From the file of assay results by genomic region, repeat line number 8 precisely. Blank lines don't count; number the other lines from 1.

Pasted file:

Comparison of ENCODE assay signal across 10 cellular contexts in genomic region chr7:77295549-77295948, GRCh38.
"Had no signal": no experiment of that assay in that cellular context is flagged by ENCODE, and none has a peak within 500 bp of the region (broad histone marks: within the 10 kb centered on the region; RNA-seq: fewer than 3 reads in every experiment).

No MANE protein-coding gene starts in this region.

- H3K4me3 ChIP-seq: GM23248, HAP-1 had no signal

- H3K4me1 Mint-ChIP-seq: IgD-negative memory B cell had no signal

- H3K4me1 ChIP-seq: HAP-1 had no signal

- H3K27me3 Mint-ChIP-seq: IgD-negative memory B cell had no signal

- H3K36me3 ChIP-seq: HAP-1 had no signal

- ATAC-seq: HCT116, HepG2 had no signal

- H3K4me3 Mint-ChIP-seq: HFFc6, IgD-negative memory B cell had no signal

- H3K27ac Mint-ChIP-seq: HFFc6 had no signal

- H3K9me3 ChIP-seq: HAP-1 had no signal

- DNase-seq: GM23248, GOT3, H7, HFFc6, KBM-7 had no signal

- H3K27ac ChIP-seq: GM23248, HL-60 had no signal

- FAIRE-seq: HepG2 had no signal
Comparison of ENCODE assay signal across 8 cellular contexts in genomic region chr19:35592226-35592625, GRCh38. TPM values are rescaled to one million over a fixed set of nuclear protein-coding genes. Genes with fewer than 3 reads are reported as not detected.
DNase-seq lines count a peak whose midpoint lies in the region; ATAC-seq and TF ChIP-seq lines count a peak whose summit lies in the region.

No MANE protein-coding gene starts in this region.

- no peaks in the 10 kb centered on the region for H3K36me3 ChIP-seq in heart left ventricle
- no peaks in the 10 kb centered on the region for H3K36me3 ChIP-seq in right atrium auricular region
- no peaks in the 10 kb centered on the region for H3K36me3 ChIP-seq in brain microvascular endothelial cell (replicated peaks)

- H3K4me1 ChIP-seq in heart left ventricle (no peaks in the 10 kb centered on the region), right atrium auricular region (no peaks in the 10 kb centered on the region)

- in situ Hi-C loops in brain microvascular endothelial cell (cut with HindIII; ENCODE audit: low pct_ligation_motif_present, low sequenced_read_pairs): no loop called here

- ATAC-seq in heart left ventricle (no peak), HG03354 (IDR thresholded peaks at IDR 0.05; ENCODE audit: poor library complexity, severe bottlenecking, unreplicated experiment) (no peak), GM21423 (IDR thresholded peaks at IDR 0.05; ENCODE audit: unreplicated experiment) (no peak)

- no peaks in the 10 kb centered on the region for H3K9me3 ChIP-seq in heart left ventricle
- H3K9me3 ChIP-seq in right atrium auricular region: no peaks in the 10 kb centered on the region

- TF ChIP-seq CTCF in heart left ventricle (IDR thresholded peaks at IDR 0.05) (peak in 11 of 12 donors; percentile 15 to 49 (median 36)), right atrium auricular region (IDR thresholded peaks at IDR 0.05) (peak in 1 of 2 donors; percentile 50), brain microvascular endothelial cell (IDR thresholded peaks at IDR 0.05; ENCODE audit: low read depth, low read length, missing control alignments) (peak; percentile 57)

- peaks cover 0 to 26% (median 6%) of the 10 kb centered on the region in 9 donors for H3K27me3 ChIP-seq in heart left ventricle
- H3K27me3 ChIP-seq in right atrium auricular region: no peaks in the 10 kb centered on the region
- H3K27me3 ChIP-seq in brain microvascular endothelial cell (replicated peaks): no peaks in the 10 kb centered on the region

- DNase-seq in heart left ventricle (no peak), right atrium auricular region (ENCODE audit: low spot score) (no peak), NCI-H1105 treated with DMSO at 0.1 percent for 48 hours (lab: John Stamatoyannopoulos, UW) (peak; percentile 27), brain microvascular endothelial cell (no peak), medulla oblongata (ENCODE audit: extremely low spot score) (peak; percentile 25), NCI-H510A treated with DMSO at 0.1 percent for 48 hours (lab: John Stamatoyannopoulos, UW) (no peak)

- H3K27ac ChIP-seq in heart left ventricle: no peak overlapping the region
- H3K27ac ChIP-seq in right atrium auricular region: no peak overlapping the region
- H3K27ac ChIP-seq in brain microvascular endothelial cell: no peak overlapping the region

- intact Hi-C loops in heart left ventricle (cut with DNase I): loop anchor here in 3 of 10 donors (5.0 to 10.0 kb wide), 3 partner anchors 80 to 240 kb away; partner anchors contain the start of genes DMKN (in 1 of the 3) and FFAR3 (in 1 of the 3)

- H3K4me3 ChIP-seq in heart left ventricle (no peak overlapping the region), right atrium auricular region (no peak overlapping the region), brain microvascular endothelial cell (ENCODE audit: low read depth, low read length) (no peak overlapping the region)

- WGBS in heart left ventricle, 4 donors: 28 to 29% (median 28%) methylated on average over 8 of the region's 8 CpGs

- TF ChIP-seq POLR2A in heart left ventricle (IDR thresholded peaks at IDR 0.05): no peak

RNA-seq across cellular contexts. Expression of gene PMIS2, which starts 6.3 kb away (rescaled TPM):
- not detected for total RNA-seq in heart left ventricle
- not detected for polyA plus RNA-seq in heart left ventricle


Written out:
- H3K36me3 ChIP-seq: HAP-1 had no signal